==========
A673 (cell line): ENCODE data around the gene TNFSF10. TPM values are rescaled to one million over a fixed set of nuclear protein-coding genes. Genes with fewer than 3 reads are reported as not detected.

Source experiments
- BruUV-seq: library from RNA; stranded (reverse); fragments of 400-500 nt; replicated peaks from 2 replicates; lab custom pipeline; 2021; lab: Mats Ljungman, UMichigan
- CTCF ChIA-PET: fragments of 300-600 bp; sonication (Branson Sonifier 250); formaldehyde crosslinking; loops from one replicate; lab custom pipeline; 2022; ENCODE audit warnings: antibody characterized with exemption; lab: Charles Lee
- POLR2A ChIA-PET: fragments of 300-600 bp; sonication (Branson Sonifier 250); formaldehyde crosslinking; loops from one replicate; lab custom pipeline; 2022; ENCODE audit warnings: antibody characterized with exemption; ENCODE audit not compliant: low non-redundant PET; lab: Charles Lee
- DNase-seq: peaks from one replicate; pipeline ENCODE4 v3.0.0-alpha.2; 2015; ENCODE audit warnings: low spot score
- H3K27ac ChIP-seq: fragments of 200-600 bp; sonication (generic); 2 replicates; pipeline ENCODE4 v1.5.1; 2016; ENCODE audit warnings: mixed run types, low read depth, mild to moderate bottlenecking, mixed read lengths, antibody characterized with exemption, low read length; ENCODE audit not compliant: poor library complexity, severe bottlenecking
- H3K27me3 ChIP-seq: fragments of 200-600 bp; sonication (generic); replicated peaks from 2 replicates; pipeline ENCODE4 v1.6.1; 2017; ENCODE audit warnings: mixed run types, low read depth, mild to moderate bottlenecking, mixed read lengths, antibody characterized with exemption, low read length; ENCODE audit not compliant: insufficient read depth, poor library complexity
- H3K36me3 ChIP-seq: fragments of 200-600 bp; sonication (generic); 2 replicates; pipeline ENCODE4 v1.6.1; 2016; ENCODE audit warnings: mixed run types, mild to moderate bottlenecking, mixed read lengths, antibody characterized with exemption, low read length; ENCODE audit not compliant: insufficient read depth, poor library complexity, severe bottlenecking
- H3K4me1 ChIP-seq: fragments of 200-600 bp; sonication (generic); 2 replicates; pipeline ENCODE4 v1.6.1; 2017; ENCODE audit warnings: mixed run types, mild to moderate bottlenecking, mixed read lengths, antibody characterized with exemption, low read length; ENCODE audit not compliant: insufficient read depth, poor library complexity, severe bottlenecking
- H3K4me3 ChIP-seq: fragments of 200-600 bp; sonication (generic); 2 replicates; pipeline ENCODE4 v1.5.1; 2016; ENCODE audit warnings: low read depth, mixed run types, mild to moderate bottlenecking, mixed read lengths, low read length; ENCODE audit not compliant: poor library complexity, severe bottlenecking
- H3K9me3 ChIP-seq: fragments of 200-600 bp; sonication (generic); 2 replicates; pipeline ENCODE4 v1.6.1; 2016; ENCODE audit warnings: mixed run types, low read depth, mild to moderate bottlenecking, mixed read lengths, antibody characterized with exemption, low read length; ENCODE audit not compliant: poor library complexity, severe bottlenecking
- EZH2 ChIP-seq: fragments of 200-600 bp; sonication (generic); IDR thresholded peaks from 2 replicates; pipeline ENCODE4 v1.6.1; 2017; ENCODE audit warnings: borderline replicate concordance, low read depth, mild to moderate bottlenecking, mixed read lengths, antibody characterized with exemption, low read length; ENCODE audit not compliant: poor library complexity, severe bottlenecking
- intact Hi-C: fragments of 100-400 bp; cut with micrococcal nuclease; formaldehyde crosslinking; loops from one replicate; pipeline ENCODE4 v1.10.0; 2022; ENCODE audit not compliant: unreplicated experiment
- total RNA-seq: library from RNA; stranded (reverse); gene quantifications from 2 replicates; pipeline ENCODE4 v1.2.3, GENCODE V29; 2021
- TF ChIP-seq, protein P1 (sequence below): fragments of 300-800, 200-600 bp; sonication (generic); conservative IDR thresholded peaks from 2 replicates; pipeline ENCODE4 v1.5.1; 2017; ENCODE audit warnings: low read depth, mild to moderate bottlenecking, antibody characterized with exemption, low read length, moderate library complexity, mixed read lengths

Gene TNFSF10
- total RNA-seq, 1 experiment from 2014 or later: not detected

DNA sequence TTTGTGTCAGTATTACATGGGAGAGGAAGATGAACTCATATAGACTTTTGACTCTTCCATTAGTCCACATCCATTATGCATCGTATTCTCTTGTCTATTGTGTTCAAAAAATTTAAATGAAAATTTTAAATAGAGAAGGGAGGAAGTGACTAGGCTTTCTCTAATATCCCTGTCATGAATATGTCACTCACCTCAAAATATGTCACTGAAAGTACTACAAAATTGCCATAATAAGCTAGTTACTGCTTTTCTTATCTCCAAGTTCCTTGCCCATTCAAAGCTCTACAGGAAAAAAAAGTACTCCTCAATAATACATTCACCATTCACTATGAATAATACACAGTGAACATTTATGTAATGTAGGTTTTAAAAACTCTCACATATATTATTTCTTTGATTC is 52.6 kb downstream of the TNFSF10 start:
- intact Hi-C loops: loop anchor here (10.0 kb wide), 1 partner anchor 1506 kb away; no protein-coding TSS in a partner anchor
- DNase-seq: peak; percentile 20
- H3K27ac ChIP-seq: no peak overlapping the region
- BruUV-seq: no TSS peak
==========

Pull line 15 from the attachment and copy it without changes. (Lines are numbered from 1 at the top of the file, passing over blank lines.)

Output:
- total RNA-seq: library from RNA; stranded (reverse); gene quantifications from 2 replicates; pipeline ENCODE4 v1.2.3, GENCODE V29; 2021